Hospitality loses 4,600 venues in 12 months but closures slow in early 2023: Britain has suffered a net decline of 4,593 licensed premises in the year to March 2023, but the resilience of managed groups means the rate of closures has slowed in the last quarter, the new Hospitality Market Monitor from CGA by NIQ and AlixPartners shows. The drop is equivalent to 4.3% of the licensed sector since March 2022, and an average of 12.6 closures a day. However, net closures slowed to 756 venues in the first three months of this year, a quarter-on-quarter drop of 0.7%, and equivalent to 8.4 closures a day. Independent businesses have borne the brunt of closures, with a 5.9% drop in numbers over the last 12 months, while managed groups achieved growth of 1.5% in the same period, including 0.3% in the first three months of 2023. In the three years since the start of the pandemic, the independent sector has shrunk by 14.1%, more than four times the contraction of 3.3% in the managed sector. The report also highlights key trends including a much steeper drop in restaurants (down 7.8% since March 2022) than food pubs (down 2.2%) and high street pubs (down 2.5%); a 30.6% contraction in the nightclub sector since March 2020; and a slowdown of sports and social club closures, with numbers down 4.8% year-on-year but just 0.3% quarter-on-quarter. Karl Chessell, CGA by NIQ’s director hospitality operators and food, EMEA, said: “Each of the 4,593 closures over the last 12 months represents a sad loss of jobs and the permanent withdrawal of a community asset. It is at least encouraging that losses have slowed in the first few months, a welcome indicator that demand for hospitality remains strong. However, the recent cut in government support on energy bills, alongside a hike in minimum wage rates and the ongoing tax burden, now leaves thousands more fragile venues at risk of closure. Hospitality has shown how, with the right backing, it can generate jobs and fire the economy, but sustained help is needed to tide the sector through the current crisis.” Graeme Smith, AlixPartners’ managing director, added: “While the number of pubs, restaurants and other licensed venues continues to contract in UK hospitality, there is some positivity in this latest analysis of the market, given that the overall cadence, or rate of decline, has slowed significantly. Underpinning this is the fact that the rate of closures in all major cities is reducing, as covid-19 concerns subside and workers and tourists steadily return to urban centres, even, to a degree, on Mondays. This stabilising picture extends to London, the largest leisure market, which was most affected by covid, and it’s clear that many of Britain’s city centres are returning to something comparable with their pre-covid vibrancy. Tellingly, this latest study underlines the growing divide between larger and smaller operators, reflecting the varied ability to withstand the continued headwinds the sector faces. The closure rate of independent businesses – the lifeblood and entrepreneurial driving force of the sector – continues to vastly outstrip the better-funded corporates and the branded operators. It highlights the need for government support to be extended, especially on energy costs, if small (often family-owned) businesses are to survive. On a 12-month view, the number of closures is still very significant. A statistic homing into view is that by the end of the year, the total number of licensed venues is likely to fall below 100,000 for the first time in many decades. It reflects approximately 13,000 closures since March 2020, and the many thousands of pubs that have shut in the decades prior. This is a trend that speaks to the relative shift from high-frequency drinking occasions, which have in part made way for the growth in (less frequent, higher spend) dining-led visits, and the rise, in recent times, of (less frequent, higher spend) competitive socialising occasions.”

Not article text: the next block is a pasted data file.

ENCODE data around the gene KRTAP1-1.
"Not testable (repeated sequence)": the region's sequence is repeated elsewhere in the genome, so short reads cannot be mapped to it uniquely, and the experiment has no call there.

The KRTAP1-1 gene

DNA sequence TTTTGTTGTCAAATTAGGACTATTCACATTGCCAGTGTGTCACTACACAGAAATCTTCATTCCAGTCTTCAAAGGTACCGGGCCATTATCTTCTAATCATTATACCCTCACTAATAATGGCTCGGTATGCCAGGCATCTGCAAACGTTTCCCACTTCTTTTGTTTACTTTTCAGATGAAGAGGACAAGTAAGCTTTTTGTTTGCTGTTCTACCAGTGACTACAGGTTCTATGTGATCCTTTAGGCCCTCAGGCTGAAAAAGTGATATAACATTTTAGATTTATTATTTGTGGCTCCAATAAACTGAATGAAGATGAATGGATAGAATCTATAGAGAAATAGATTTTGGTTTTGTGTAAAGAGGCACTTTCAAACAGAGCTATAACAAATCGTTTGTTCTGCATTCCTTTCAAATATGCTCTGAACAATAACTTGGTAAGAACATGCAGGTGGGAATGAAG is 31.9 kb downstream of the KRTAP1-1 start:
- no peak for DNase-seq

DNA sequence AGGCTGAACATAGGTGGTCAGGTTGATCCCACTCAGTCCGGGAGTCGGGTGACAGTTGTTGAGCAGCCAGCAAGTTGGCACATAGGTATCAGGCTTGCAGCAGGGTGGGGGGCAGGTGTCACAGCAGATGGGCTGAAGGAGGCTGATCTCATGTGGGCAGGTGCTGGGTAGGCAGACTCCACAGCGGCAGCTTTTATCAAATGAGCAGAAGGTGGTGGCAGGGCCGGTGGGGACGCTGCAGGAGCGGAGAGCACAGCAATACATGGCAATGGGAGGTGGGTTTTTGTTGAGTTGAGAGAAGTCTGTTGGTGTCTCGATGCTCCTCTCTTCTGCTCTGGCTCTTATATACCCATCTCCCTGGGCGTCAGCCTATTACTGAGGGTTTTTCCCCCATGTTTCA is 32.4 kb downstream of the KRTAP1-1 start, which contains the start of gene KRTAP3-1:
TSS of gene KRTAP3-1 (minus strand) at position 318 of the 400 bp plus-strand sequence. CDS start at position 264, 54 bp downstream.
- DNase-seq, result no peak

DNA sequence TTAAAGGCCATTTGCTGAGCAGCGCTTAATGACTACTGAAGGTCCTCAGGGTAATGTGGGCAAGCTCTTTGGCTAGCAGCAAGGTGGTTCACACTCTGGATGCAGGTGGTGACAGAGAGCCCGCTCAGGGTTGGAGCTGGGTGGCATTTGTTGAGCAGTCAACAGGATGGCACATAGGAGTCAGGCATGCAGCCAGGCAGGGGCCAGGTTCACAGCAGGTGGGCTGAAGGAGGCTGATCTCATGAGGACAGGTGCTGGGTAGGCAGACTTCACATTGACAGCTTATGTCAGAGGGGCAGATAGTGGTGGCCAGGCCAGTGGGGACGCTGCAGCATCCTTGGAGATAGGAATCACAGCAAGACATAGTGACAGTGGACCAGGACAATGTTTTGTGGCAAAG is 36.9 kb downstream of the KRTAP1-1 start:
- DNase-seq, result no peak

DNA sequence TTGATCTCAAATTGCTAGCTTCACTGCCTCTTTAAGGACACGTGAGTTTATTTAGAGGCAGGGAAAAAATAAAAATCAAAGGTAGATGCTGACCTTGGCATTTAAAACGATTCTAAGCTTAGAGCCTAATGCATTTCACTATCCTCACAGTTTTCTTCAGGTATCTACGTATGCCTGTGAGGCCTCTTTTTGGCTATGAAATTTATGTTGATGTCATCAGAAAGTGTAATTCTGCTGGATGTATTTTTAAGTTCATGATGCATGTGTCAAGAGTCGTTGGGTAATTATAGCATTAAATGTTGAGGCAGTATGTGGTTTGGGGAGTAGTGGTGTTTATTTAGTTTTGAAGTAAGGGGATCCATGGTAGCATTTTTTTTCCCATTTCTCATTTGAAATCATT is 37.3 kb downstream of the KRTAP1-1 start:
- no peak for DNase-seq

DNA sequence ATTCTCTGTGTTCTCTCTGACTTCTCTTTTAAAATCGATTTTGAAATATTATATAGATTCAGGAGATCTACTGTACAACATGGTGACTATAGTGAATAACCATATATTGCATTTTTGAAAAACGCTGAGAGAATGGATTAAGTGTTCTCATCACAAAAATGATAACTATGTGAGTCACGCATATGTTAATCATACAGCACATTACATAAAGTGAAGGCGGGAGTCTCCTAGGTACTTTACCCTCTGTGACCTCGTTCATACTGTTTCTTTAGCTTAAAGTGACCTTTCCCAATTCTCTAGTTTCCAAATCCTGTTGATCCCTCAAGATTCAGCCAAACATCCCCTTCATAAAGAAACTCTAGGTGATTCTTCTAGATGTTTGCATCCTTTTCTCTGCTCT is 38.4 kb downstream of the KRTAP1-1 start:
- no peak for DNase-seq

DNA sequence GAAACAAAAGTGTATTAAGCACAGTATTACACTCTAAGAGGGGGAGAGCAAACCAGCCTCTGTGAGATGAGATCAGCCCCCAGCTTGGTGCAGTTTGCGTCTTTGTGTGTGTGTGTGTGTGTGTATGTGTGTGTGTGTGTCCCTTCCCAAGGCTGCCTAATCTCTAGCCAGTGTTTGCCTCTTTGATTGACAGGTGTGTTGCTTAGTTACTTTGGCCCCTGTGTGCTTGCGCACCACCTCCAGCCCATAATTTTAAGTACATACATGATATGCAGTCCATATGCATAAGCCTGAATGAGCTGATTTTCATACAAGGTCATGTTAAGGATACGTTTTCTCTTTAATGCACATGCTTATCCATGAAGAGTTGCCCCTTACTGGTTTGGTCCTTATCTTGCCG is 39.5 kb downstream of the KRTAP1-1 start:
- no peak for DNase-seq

NTIA says UK clubs face crisis with ten businesses closing every month as industry prepares to say goodbye to The Printworks: The Night Time Industries Association (NTIA) has said the night-time economy has already suffered irreparable damage, and, similar to the wider hospitality sector, will face further losses over the coming months, if “we do not see immediate and decisive support from the government for the remaining businesses”. It comes in the week that the industry will say goodbye to The Printworks in London, after British Land unveiled plans to convert the nightclub into a “flexible workspace with a rich cultural offering”. Michael Kill, chief executive of the NTIA, said: "Printworks has been described as ‘the theatre of dreams’, a ‘cornerstone of culture for the capital’, and as this iconic space closes it will leave a huge void in London's music venue scene. Playing host to some of the biggest names in the music industry and for many fans this venue will be hard to let go. It has shaped communities, nurtured talent and has an emotional connection with millions of music lovers from around the world. As we say goodnight to this iconic space, we recognise that clubs and venues across the country are in crisis, with recent figures showing 32% of clubs closing since 2019, and only 865 nightclubs remaining in the UK, with ten nightclubs closing permanently every month. With the impacts of Brexit, energy and cost inflation biting, we need the government to address the immediate issues faced by some of the hardest hit business sectors. The night-time economy has already suffered irreparable damage, and similar to the wider hospitality sector will face further losses over the coming months, if we do not see immediate and decisive support from the government for the remaining businesses. The long-term strategy for recovery has seen our industry suffer a huge amount of collateral damage, with independent businesses and culture being hardest hit. It will require swift and direct action in terms of a sector wide VAT reduction, strict management of energy supply and relief by Ofgem, a re-evaluation of business rates relief particularly for late-night businesses and a lowering of visa thresholds for international workers."
Star Pubs & Bars ‘open to further acquisitions’, investing £40m in 570 mainly neighbourhood pubs: Heineken-owned Star Pubs & Bars has said it is open to further acquisitions, as it gears up to spend £40m refurbishing 570 of its pubs this year. The company currently has an estate of circa 2,400 managed and leased pubs across the UK. “We are open-minded to future acquisitions, we have the financial firepower to do so,” Chris Moore, Star’s property director, told Propel. It comes as Star prepares to invest £40m into mainly its neighbourhood pubs, as the trend for drinking local looks set to stay. The company said research shows almost 60% of pub-goers are choosing to drink in pubs closer to home during the cost-of-living crisis, while 52% said they are supporting their local pub more. Of the 570 Star pubs in line for revamps in 2023, 100 will be major upgrades costing an average of £200,000 each. Neighbourhood pubs, where most of the investment will be focused, make up 70% of Star’s estate. Moore said: “We are a community neighbourhood pub business located where people live, and post-pandemic, people are seeking better experiences closer to their doorstep. We started to see the trend before the pandemic before it accelerated, and although we’re seeing a return to normality in some respects, this is a trend we can see staying for the long term. People want a local pub they can be proud of.” Moore said the investments are taking place across the UK, except in Scotland. “There’s a bit of uncertainty there due to the tied pub bill in Scotland, but we’re investing in our managed operator estate there, and there are longer term opportunities there,” he added. “Our manager operated business is doing very well. Almost a quarter of our investment is in this area with the overwhelming majority directed at our leased and tenanted pubs, our core estate. Each refurbishment will be bespoke and tailored to the individual pub and the community it serves, and garden makeovers will be a common feature, including new outdoor seating areas. They will also include measures to boost sustainability and reduce energy bills, such as installing technology that will turn off drinks fridges when no movement is detected behind the bar, and switch off cellar cooling equipment when the surrounding temperature is low enough. Lawson Mountstevens, Star Pubs & Bars’ managing director, added: “We know from previous economic downturns that when customers’ disposable income is squeezed, they look for an exceptional experience when they go out. It’s more important than ever to invest during uncertain times like these, to keep pubs thriving and meeting the needs of their communities. Our investment is a vote of confidence in the great British local.”